There were all sorts of sacrifices in the Old Testament; burnt offerings, sin offerings, peace offerings and guilt offerings. But they were all necessary to make atonement for (pay for) people’s sins.

These sacrifices all pointed ultimately to Jesus, who would be the sacrifice to end them all. In a poignant picture of that final sacrifice, Abraham was called by God to sacrifice his own son on mount Moriah. Speaking prophetically about Jesus, Abraham declares, “God will provide for himself the lamb for a burnt offering, my son.” (Genesis 22:8). Isaac is spared as God provides a ram stuck in a thicket to be used as a sacrifice instead, but the one to end all sacrifices was still to be provided.

Another event in the Old Testament which pointed towards Jesus in a significant way was the first Passover in Exodus 12. A lamb was to be taken for each family and killed. The blood was to be spread on the doorposts and above the door and the lamb was to be roasted and eaten. The angel of death would then “pass over” each house “covered” by the lamb’s blood. This event and the ritual that surrounded it was packed full of meaning as a picture of Christ ‘the lamb of God’ and also as a picture of the event that superseded it in the New Testament, ‘the last supper’.

The picture of the coming ultimate sacrificial lamb continues in the Old Testament in the prophetic writings, particularly in Isaiah and Jeremiah:

“He was oppressed, and he was afflicted, yet he opened not his mouth; like a lamb that is led to the slaughter, and like a sheep that before its shearers is silent, so he opened not his mouth.” (Isaiah 53:7).

“But I was like a gentle lamb led to the slaughter. I did not know it was against me they devised schemes, saying, “Let us destroy the tree with its fruit, let us cut him off from the land of the living, that his name be remembered no more.” (Jeremiah 11:19).

Finally, at the end of the bible in the book of Revelation, Jesus is revealed as a slain lamb:

And between the throne and the four living creatures and among the elders I saw a Lamb standing, as though it had been slain”. (Revelation 5:6).

This image is there because of the sacrifice Jesus made on the cross. Every single lamb that was killed before that event was killed in anticipation of that final momentous occasion. Jesus’ death was enough to pay for the sins of every person who has ever lived because He is God. He is the only one worthy to pay the price. He is the greatest, the ultimate, the one crowned with all glory and honour. This is why the whole of creation bows down to Him:

And I heard every creature in heaven and on earth and under the earth and in the sea, and all that is in them, saying, “To him who sits on the throne and to the Lamb be blessing and honour and glory and might for ever and ever!” (Revelation 5:13).

He is the lamb that we now gladly worship for all that He’s done.

There are lots of great songs about Jesus being the lamb of God, but here is one I am particularly enjoying at the moment

 August 22, 2014  Posted by at 12:00 pm Names of Jesus No Responses »
Aug 152014
 

BridegroomIt’s a real honour to receive a wedding invitation. It means that the bride or groom (or both) want you to share in their special day; to enjoy the food and wine, participate in all the activities and be a part of that memorable day.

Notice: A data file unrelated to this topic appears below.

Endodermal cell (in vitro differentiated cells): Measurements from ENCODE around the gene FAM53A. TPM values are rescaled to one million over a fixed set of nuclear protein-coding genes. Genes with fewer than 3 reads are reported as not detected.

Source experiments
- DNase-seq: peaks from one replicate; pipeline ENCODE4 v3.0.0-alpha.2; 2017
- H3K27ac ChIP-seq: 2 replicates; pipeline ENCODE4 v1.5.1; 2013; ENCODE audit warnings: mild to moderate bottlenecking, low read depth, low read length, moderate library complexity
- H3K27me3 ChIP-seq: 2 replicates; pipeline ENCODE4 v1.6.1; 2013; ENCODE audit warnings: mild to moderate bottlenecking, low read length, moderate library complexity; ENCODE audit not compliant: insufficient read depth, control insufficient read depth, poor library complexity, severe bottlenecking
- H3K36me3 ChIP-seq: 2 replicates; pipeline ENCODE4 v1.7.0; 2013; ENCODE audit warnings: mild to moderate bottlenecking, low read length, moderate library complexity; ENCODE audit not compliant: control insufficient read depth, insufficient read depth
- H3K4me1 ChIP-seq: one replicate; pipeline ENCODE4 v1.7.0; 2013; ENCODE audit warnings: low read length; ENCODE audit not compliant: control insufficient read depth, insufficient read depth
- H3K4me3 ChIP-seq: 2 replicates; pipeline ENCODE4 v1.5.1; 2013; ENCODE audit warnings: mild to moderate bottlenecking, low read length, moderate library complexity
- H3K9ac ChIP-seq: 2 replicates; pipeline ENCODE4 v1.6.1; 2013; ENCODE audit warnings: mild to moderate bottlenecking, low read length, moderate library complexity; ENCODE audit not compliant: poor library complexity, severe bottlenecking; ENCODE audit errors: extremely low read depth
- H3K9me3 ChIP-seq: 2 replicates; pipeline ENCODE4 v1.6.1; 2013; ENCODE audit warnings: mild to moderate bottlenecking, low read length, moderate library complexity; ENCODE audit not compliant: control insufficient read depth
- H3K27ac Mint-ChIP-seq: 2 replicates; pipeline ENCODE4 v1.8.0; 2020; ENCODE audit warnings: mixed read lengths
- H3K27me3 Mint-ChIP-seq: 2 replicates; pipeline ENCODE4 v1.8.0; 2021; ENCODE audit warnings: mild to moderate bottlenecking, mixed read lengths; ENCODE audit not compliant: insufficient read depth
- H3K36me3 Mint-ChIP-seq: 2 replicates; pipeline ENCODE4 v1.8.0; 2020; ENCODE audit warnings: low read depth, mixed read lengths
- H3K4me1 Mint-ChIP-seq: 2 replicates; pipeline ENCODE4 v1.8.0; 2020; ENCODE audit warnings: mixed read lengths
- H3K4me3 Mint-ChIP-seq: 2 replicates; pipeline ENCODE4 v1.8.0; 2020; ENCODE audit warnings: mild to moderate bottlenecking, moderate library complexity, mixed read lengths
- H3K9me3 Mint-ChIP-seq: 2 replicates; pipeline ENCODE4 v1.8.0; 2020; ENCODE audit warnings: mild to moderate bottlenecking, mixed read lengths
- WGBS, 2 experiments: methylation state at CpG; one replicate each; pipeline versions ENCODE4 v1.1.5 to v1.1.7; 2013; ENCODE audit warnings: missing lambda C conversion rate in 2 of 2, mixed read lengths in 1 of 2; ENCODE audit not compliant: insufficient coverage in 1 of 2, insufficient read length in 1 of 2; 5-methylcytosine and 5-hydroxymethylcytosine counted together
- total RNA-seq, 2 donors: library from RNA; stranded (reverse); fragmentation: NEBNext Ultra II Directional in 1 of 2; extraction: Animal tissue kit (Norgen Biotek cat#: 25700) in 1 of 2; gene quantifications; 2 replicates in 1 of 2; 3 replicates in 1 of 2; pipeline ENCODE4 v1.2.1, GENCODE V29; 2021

Many of the titles of Jesus we have examined in this series have been those given to Him by others. ‘Bridegroom’, however, is one of the names He uses about Himself. The disciples of John the Baptist had come to Jesus asking why He and His disciples were not fasting. Jesus’ answer was that the wedding guests could not fast as long as the bridegroom was with them. However, He then went on to say that the days would come when the bridegroom would be taken away, and then they would fast (Matthew 9:14-15; Mark 2:18-20; Luke 5:33-35). It is quite clear from the context that Jesus was talking about Himself.

There are quite a few references to weddings in the parables of Jesus. In Matthew 25:1-13 we have the parable of the wise and foolish virgins. The insinuation here is that Jesus is the bridegroom they are waiting for. Along with numerous other references in the New Testament to Jesus being a bridegroom, the disciple John writes about the wedding supper of the Lamb (who is Jesus) in Revelation:

“Let us rejoice and exult and give him the glory, for the marriage of the Lamb has come, and his Bride has made herself ready” (Revelation 19:7)

Then came one of the seven angels who had the seven bowls full of the seven last plagues and spoke to me, saying, “Come, I will show you the Bride, the wife of the Lamb.” (Revelation 21:9)

It’s in the book of Revelation where it is made clear that the bride is in fact the church. The apostle Paul speaks of his purpose for the church at Corinth and continues this theme by saying, “I feel a divine jealousy for you, for I betrothed you to Christ to present you as a pure bride to her one husband….” (2 Corinthians 11:2).

Behind these pictures of Jesus as the Bridegroom and the church as the Bride, is the rich tradition of the Jewish marriage customs. These help us to understand more fully what the bible is saying because being engaged in that culture was a lot different to how it is now.

Alfred Edersheim, a famous Jewish historian who converted to Christianity, wrote: “In Judea there were at every marriage two groomsmen or friends of the bridegroom, one for the bridegroom and the other for the bride. Before marriage, they acted as a kind of intermediaries between the couple; at the wedding they offered gifts, waited upon the bride and bridegroom, and attended them to the bridal chamber, being also, as it were, guarantors of the bride’s virgin chastity.”